Gay-rights activist has no case, says attorney
Barbara Gayle, Justice Coordinator
Attorney-at-law Georgia Gibson-Henlin has submitted in the Constitutional Court that gay-rights activist and attorney-at-law Maurice Tomlinson cannot claim any right under the Charter of Rights to use a private property to disseminate his message.
She was making submissions on behalf of Television Jamaica (TVJ) in the suit Tomlinson has brought against the media entity.
Tomlinson has also sued CVM TV and the Public Broadcasting Corporation of Jamaica.
He filed the suit seeking constitutional redress after the defendants refused to air an advertisement promoting tolerance of homosexuals. Tomlinson is also seeking an order from the court for them to air the video 'Love and Respect' as part of a campaign to change attitudes towards homosexuals and men having sex with men.
Gibson-Henlin argued yesterday that the court should throw out Tomlinson's claim because he had suffered no harm and the claim was not properly placed before it. She described the claimant as no more than a tool for his employer which is an American group known as Marginalised Groups for the international non-governmental organisation AIDS-Free World.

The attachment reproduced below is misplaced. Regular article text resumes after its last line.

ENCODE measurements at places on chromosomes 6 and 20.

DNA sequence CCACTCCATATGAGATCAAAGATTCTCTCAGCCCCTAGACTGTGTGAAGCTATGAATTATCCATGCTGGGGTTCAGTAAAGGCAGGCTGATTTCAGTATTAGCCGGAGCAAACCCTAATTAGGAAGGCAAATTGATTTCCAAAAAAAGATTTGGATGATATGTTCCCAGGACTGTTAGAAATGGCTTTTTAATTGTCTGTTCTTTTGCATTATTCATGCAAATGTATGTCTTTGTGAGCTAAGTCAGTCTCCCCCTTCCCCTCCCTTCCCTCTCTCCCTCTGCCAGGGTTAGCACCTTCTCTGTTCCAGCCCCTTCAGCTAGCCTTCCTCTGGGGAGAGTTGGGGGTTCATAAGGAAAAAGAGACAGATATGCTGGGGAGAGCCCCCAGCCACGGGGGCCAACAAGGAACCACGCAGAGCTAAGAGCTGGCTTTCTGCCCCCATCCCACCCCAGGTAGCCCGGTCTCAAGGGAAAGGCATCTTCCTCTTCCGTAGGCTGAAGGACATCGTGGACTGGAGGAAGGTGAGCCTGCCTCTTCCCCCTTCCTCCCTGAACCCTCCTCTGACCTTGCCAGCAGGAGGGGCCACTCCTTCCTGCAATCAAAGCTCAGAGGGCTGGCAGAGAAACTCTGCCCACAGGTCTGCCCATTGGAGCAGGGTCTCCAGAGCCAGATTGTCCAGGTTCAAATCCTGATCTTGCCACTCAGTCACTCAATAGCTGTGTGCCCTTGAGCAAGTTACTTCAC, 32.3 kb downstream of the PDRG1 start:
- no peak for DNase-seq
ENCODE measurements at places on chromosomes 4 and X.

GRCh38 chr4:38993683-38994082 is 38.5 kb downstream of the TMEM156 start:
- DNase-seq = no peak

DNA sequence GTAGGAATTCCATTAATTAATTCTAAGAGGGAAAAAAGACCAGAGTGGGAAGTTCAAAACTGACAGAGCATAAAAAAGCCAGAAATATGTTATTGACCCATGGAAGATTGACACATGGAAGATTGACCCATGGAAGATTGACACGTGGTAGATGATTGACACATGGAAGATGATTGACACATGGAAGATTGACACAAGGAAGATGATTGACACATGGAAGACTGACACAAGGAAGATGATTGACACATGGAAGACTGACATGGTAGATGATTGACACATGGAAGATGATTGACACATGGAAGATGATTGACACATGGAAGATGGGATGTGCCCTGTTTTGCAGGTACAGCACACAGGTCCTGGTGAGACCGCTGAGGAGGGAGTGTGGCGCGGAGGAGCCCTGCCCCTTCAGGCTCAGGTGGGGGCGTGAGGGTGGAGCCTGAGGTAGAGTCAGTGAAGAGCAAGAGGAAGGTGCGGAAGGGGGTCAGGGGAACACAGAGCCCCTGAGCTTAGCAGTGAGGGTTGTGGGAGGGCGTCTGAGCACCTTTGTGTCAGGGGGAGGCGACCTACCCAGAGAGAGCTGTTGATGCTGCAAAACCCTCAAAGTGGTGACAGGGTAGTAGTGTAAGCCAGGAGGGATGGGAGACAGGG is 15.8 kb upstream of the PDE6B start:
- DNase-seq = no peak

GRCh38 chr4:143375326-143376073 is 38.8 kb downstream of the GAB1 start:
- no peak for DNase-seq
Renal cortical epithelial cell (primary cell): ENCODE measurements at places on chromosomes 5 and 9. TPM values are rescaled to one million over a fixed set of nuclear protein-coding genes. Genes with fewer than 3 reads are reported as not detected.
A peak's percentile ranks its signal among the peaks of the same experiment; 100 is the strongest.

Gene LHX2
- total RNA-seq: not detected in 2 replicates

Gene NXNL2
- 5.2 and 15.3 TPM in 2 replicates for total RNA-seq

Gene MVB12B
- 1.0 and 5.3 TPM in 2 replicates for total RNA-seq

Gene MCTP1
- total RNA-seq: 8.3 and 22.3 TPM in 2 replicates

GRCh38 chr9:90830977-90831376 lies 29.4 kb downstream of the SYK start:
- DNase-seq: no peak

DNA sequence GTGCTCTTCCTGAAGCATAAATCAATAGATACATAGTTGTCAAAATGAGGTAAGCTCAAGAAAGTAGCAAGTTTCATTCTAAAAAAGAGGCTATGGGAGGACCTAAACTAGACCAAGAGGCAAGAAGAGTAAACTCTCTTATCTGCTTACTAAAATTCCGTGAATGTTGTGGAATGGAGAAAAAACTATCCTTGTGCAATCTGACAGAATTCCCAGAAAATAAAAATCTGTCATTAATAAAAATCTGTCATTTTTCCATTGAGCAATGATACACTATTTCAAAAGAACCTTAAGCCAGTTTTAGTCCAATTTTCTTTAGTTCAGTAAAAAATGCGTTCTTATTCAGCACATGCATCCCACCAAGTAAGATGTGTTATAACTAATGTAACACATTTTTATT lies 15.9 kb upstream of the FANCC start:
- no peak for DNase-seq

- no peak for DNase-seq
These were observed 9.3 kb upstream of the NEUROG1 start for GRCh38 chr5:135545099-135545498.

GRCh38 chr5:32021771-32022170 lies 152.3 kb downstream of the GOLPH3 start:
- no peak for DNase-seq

Abuse of the process
She argued that it was an abuse of the process when someone sought redress on behalf of another.
She also submitted that Tomlinson was bringing the claim on behalf of a group and its tolerance campaign was part of a regional campaign to change homophobic laws. She said Tomlinson created the situation which gave rise to the claim. She said there was the need for a filter to ensure that the court was not bombarded by frivolous claims under the charter.
Submitting further, Gibson-Henlin said TVJ had a right of editorial control and review as part of its regulatory obligations, freedom of the press, editorial control and property rights, whether it was dealing with advertisements or public service announcements.
She said further that the charter did not give Tomlinson a right to sue directly in the absence of any governmental action. She said Tomlinson had no basis for challenging TVJ's right to be careful about what it publishes. She stressed that the claimant had no right to use TVJ's private property to disseminate his message and therefore has no basis on which to seek a declaration from the court.
Queen's Counsel Hugh Small, who is representing CVM, will continue his submissions when the hearing resumes today before Justice Paulette Williams, Justice Bryan Sykes and Justice Leighton Pusey.